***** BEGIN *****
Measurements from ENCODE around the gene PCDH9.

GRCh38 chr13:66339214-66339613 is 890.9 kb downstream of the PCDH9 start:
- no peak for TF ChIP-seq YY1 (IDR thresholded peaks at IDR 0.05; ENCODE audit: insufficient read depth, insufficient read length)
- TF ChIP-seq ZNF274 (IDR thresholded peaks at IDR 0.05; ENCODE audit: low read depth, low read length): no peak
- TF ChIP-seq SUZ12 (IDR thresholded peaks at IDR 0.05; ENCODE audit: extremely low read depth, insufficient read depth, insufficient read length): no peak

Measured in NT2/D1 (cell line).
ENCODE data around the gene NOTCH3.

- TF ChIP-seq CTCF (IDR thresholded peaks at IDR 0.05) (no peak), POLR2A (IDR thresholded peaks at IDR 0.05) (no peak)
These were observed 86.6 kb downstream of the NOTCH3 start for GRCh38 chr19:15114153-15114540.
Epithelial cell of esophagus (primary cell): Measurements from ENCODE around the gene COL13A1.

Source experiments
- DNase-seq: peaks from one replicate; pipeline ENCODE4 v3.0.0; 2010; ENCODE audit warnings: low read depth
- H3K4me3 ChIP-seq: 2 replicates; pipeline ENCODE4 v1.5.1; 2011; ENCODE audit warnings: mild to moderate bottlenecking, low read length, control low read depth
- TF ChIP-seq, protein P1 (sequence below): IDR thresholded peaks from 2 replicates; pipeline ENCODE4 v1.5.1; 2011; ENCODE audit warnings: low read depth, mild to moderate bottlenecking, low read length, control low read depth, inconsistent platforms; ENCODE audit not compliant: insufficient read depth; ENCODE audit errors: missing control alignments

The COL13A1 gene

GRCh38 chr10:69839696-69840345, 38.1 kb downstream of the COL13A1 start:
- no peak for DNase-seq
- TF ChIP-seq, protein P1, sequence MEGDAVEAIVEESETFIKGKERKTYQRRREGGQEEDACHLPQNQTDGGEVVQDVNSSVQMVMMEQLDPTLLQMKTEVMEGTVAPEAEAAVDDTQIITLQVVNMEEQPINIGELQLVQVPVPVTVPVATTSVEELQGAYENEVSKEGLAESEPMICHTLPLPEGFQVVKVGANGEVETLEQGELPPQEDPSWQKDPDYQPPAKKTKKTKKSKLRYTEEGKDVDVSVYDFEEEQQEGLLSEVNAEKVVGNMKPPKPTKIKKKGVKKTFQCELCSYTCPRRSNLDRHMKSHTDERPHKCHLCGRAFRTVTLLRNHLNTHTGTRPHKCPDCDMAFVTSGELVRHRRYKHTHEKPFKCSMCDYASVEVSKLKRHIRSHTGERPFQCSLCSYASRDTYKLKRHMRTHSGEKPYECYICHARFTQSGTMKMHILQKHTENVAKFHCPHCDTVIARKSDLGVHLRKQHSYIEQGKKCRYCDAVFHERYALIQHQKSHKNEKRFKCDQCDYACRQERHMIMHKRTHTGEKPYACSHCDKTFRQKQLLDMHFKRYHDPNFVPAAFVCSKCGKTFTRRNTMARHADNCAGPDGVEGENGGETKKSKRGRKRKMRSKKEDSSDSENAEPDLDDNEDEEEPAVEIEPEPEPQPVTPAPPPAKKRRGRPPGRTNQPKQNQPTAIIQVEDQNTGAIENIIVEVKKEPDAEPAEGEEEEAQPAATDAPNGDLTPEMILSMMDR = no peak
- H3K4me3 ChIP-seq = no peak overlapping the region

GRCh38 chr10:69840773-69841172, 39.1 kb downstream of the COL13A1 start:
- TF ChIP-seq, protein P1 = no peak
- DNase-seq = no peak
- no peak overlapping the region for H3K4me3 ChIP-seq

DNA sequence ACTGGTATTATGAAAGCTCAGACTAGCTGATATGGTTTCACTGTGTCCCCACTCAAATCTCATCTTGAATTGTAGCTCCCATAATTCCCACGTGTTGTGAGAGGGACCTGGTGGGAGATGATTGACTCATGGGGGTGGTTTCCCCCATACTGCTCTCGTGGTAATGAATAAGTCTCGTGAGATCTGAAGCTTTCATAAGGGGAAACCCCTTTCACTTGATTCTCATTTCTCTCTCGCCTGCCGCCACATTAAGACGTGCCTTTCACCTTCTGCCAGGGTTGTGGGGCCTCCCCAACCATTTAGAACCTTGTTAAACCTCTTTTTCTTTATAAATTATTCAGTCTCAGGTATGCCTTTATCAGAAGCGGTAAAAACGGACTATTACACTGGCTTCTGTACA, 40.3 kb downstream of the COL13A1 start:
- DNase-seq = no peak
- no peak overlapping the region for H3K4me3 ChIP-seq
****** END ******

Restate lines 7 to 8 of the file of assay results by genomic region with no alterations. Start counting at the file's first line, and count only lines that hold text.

ENCODE data around the gene NOTCH3.

- TF ChIP-seq CTCF (IDR thresholded peaks at IDR 0.05) (no peak), POLR2A (IDR thresholded peaks at IDR 0.05) (no peak)